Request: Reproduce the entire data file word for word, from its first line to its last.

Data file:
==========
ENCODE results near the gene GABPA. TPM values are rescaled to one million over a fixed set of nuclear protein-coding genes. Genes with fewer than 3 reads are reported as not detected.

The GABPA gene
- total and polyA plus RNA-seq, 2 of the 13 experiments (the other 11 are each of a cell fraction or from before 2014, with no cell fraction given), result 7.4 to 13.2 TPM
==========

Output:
ENCODE results near the gene GABPA. TPM values are rescaled to one million over a fixed set of nuclear protein-coding genes. Genes with fewer than 3 reads are reported as not detected.

The GABPA gene
- total and polyA plus RNA-seq, 2 of the 13 experiments (the other 11 are each of a cell fraction or from before 2014, with no cell fraction given), result 7.4 to 13.2 TPM